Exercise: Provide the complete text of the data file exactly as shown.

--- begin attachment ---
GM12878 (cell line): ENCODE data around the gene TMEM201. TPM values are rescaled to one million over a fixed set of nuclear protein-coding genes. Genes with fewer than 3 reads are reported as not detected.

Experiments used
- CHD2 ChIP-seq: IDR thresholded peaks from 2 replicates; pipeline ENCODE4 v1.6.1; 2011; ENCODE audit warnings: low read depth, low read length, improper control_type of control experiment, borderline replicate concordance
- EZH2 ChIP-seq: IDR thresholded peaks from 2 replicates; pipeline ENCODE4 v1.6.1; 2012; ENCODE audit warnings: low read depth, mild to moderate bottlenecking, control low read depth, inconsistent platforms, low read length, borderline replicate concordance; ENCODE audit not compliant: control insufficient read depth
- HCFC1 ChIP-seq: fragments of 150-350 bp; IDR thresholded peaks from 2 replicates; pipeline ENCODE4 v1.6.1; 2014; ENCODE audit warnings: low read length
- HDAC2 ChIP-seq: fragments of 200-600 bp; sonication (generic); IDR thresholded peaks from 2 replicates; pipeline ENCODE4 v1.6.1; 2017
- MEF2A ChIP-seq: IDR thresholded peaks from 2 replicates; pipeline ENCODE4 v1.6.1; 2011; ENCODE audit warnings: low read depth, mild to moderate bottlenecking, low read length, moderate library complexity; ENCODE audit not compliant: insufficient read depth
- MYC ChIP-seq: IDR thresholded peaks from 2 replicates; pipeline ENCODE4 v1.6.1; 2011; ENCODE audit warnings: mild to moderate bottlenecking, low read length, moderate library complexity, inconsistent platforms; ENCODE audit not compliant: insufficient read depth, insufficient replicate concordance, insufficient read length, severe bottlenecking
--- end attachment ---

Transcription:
GM12878 (cell line): ENCODE data around the gene TMEM201. TPM values are rescaled to one million over a fixed set of nuclear protein-coding genes. Genes with fewer than 3 reads are reported as not detected.

Experiments used
- CHD2 ChIP-seq: IDR thresholded peaks from 2 replicates; pipeline ENCODE4 v1.6.1; 2011; ENCODE audit warnings: low read depth, low read length, improper control_type of control experiment, borderline replicate concordance
- EZH2 ChIP-seq: IDR thresholded peaks from 2 replicates; pipeline ENCODE4 v1.6.1; 2012; ENCODE audit warnings: low read depth, mild to moderate bottlenecking, control low read depth, inconsistent platforms, low read length, borderline replicate concordance; ENCODE audit not compliant: control insufficient read depth
- HCFC1 ChIP-seq: fragments of 150-350 bp; IDR thresholded peaks from 2 replicates; pipeline ENCODE4 v1.6.1; 2014; ENCODE audit warnings: low read length
- HDAC2 ChIP-seq: fragments of 200-600 bp; sonication (generic); IDR thresholded peaks from 2 replicates; pipeline ENCODE4 v1.6.1; 2017
- MEF2A ChIP-seq: IDR thresholded peaks from 2 replicates; pipeline ENCODE4 v1.6.1; 2011; ENCODE audit warnings: low read depth, mild to moderate bottlenecking, low read length, moderate library complexity; ENCODE audit not compliant: insufficient read depth
- MYC ChIP-seq: IDR thresholded peaks from 2 replicates; pipeline ENCODE4 v1.6.1; 2011; ENCODE audit warnings: mild to moderate bottlenecking, low read length, moderate library complexity, inconsistent platforms; ENCODE audit not compliant: insufficient read depth, insufficient replicate concordance, insufficient read length, severe bottlenecking